GREAT BARRINGTON, Mass. — Commissioner of Agriculture Greg Watson will be the speaker for the 2013 annual meeting of the Community Land Trust in the Southern Berkshires on Friday, March 22, at 7:30 p.m.
The public is invited to attend the talk at First Congregational Church at 251 Main St.
Tickets are $5 or five BerkShares, available at the door. Admission is free to members of the Community Land Trust; those attending are welcome to become members or renew their membership at the event.
The Community Land Trust brings together citizens concerned about affordable housing, preservation of farmland, and open space conservation into a non-profit corporation with the goal of balancing human needs with those of the land. Membership in the CLT is $10 or 10 BerkShares.
Watson has long been a strong proponent of agriculture in Massachusetts. He also was agriculture commissioner under governors Dukakis and Weld in the early 1990s. In the late 1970s, he was on the leading edge of community-based agriculture, working to develop a network of neighborhood farmers' markets in Boston. He was a founding member of the Massachusetts Federation of Farmers' Markets and served as executive director of the groundbreaking New Alchemy Institute in Falmouth, an applied research farm known for its innovative approaches.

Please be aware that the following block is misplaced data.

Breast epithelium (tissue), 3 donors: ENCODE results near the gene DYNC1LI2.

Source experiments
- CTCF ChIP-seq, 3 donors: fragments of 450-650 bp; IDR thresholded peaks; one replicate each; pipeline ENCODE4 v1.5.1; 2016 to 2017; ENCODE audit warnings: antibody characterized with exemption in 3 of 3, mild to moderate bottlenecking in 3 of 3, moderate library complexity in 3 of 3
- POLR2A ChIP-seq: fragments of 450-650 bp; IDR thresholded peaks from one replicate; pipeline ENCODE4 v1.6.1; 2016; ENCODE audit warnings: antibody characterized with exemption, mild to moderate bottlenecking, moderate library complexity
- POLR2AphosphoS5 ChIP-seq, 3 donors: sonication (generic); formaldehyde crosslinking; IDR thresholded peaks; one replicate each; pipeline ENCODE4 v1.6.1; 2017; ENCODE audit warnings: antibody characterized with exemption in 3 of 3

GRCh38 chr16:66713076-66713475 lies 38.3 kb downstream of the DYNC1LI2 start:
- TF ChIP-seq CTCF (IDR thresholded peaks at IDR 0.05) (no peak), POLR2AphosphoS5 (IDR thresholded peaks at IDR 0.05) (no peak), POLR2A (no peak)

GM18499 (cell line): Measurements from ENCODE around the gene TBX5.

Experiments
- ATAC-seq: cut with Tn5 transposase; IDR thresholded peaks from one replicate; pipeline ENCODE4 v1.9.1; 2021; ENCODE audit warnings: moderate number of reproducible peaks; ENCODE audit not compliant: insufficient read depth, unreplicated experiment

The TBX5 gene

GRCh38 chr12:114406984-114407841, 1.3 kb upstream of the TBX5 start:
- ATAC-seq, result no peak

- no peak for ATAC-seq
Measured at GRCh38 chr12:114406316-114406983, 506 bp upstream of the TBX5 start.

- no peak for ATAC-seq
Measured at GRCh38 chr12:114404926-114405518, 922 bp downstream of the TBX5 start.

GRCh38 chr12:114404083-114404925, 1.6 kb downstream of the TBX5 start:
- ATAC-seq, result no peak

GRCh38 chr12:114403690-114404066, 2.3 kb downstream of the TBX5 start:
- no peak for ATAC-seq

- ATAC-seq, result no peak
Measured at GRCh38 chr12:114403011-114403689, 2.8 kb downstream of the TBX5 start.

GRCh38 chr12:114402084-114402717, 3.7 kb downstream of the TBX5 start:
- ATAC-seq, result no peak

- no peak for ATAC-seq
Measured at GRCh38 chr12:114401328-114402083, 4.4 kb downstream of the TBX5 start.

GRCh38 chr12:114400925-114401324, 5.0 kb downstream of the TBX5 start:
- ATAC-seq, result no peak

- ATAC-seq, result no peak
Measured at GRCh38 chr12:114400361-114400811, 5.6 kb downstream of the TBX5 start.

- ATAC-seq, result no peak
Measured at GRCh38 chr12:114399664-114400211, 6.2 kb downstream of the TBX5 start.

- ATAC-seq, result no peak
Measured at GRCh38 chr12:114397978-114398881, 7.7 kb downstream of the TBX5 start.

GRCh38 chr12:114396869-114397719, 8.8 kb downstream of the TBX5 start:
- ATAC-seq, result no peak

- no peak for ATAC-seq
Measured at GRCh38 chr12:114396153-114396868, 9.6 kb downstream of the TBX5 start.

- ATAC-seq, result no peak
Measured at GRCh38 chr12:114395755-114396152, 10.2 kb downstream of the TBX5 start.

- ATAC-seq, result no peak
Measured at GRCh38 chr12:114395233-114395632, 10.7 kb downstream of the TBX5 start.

Watson also was executive director of the Dudley Street Neighborhood Initiative, which made urban agriculture a cornerstone of community revitalization; was the senior adviser for Clean Energy Technology within the Executive Office of Environmental Affairs; and serves on the boards of the Buckminster Fuller Institute and Ocean Arks International.
Watson's talk will follow a brief annual business meeting of the Community Land Trust, conducted by Billie Best, president of the organization, and executive director of Project Native in Great Barrington.
The event is sponsored by Schumacher Center for a New Economics, Project Native, BerkShares, Community Development Corp. of South Berkshire, Berkshire Grown, Sheffield Land Trust, Egremont Land Trust and the Great Barrington Land Conservancy.
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